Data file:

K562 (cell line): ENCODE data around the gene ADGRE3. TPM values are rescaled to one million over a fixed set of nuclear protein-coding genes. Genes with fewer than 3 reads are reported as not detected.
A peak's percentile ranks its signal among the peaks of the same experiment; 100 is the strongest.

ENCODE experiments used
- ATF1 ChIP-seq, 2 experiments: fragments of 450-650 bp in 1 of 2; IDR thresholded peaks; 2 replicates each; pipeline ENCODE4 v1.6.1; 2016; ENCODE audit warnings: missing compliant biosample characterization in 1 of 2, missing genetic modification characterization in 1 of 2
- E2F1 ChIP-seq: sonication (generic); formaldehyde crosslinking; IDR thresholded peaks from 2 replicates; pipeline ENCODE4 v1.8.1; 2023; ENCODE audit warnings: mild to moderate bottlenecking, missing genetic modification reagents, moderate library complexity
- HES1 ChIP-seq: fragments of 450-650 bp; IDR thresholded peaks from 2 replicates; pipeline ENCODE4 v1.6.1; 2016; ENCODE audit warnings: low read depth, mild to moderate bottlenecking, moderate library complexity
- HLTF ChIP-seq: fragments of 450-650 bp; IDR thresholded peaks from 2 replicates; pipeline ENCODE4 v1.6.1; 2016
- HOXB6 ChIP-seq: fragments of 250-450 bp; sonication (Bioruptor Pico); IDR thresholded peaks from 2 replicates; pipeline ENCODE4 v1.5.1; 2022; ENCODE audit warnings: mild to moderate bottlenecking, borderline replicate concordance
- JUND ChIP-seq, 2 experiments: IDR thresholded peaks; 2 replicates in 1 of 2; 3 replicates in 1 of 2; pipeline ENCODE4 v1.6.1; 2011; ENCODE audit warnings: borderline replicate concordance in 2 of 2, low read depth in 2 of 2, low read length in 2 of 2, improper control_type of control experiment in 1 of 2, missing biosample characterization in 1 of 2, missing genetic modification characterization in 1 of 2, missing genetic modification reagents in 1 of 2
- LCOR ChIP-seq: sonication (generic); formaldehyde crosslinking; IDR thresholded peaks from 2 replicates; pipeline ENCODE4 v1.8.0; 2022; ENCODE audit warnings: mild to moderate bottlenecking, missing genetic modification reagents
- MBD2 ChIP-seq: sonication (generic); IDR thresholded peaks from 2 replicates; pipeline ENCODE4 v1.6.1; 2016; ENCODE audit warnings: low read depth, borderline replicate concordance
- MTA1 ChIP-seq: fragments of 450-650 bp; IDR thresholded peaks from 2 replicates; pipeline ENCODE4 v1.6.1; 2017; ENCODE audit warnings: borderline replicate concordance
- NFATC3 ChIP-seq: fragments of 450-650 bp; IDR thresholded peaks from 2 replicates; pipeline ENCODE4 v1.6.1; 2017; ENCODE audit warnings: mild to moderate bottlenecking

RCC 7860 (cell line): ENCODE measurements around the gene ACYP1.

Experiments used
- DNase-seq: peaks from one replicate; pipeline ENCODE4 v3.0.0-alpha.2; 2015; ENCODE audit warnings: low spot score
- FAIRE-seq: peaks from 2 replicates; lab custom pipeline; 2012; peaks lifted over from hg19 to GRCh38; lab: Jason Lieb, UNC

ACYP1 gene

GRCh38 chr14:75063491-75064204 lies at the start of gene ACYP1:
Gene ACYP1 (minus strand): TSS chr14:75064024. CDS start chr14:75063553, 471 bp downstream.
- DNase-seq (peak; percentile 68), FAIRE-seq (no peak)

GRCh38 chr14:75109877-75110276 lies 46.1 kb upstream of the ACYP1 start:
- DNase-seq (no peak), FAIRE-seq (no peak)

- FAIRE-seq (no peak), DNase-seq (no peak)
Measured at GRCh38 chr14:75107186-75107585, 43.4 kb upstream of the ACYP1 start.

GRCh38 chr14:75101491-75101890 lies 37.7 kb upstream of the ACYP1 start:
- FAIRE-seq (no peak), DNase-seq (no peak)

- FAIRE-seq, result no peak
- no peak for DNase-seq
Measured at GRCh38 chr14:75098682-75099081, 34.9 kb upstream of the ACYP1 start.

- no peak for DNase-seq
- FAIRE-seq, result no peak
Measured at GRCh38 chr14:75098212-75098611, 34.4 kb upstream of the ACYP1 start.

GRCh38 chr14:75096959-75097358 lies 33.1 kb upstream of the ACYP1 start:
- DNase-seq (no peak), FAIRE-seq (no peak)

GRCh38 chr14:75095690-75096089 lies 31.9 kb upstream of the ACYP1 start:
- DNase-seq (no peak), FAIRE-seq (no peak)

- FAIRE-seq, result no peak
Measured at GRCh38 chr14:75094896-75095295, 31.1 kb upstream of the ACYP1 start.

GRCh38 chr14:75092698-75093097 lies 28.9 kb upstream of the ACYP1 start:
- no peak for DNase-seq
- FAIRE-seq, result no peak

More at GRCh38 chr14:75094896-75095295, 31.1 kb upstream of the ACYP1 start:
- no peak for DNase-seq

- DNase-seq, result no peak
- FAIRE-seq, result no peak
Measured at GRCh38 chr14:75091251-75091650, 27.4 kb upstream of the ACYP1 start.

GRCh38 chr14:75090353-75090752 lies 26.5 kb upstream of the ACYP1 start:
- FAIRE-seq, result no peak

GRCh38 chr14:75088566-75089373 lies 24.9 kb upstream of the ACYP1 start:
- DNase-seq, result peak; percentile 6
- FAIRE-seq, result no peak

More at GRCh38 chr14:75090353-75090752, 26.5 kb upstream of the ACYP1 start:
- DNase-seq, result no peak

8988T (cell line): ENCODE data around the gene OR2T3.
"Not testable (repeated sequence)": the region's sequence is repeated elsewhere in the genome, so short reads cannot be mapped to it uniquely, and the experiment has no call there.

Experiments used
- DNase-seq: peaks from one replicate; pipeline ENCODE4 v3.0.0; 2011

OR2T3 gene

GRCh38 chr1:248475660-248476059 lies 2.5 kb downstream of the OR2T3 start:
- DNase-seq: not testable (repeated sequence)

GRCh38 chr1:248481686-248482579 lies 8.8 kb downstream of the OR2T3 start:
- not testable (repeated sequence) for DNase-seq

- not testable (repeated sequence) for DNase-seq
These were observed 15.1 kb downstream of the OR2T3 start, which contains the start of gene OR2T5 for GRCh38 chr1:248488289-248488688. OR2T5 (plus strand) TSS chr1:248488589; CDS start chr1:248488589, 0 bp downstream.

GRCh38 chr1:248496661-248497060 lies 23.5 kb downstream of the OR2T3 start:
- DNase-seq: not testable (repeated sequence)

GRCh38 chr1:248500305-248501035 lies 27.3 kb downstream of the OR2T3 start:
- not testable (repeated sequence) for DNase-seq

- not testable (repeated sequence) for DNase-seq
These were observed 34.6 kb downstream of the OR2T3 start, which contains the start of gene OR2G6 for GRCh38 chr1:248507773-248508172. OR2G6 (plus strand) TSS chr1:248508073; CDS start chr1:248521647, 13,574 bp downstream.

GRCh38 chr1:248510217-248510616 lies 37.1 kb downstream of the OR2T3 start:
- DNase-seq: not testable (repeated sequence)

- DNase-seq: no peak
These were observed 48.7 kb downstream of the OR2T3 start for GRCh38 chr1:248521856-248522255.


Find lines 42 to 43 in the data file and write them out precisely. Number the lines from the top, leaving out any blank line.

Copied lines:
- FAIRE-seq, result no peak

More at GRCh38 chr14:75094896-75095295, 31.1 kb upstream of the ACYP1 start: